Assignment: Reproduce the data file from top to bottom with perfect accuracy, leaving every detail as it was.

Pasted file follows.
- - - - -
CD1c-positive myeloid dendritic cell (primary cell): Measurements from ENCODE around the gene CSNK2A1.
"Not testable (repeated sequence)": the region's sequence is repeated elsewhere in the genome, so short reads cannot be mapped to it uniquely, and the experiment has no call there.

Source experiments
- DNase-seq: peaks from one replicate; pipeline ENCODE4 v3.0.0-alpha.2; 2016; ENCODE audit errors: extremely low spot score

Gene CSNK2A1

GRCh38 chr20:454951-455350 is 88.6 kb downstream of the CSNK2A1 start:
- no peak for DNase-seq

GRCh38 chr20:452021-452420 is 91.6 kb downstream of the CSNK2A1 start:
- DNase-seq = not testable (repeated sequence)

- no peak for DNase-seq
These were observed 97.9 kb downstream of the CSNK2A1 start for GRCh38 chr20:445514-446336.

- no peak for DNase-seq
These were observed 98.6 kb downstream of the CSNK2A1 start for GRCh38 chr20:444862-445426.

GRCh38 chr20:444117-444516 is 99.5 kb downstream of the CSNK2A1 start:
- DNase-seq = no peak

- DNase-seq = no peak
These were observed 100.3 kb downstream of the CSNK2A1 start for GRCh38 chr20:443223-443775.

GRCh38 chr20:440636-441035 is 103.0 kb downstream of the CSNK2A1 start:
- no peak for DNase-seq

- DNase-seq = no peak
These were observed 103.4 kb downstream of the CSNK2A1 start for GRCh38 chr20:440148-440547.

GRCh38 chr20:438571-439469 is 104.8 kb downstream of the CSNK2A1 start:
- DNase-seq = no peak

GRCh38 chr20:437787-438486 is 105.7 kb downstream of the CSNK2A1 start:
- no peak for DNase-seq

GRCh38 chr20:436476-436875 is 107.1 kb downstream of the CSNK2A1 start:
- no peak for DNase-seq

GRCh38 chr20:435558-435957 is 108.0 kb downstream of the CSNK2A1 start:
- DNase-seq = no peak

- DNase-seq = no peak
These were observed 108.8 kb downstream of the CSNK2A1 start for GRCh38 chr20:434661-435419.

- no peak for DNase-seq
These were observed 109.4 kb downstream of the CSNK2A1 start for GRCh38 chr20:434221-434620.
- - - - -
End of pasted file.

CD1c-positive myeloid dendritic cell (primary cell): Measurements from ENCODE around the gene CSNK2A1.
"Not testable (repeated sequence)": the region's sequence is repeated elsewhere in the genome, so short reads cannot be mapped to it uniquely, and the experiment has no call there.

Source experiments
- DNase-seq: peaks from one replicate; pipeline ENCODE4 v3.0.0-alpha.2; 2016; ENCODE audit errors: extremely low spot score

Gene CSNK2A1

GRCh38 chr20:454951-455350 is 88.6 kb downstream of the CSNK2A1 start:
- no peak for DNase-seq

GRCh38 chr20:452021-452420 is 91.6 kb downstream of the CSNK2A1 start:
- DNase-seq = not testable (repeated sequence)

- no peak for DNase-seq
These were observed 97.9 kb downstream of the CSNK2A1 start for GRCh38 chr20:445514-446336.

- no peak for DNase-seq
These were observed 98.6 kb downstream of the CSNK2A1 start for GRCh38 chr20:444862-445426.

GRCh38 chr20:444117-444516 is 99.5 kb downstream of the CSNK2A1 start:
- DNase-seq = no peak

- DNase-seq = no peak
These were observed 100.3 kb downstream of the CSNK2A1 start for GRCh38 chr20:443223-443775.

GRCh38 chr20:440636-441035 is 103.0 kb downstream of the CSNK2A1 start:
- no peak for DNase-seq

- DNase-seq = no peak
These were observed 103.4 kb downstream of the CSNK2A1 start for GRCh38 chr20:440148-440547.

GRCh38 chr20:438571-439469 is 104.8 kb downstream of the CSNK2A1 start:
- DNase-seq = no peak

GRCh38 chr20:437787-438486 is 105.7 kb downstream of the CSNK2A1 start:
- no peak for DNase-seq

GRCh38 chr20:436476-436875 is 107.1 kb downstream of the CSNK2A1 start:
- no peak for DNase-seq

GRCh38 chr20:435558-435957 is 108.0 kb downstream of the CSNK2A1 start:
- DNase-seq = no peak

- DNase-seq = no peak
These were observed 108.8 kb downstream of the CSNK2A1 start for GRCh38 chr20:434661-435419.

- no peak for DNase-seq
These were observed 109.4 kb downstream of the CSNK2A1 start for GRCh38 chr20:434221-434620.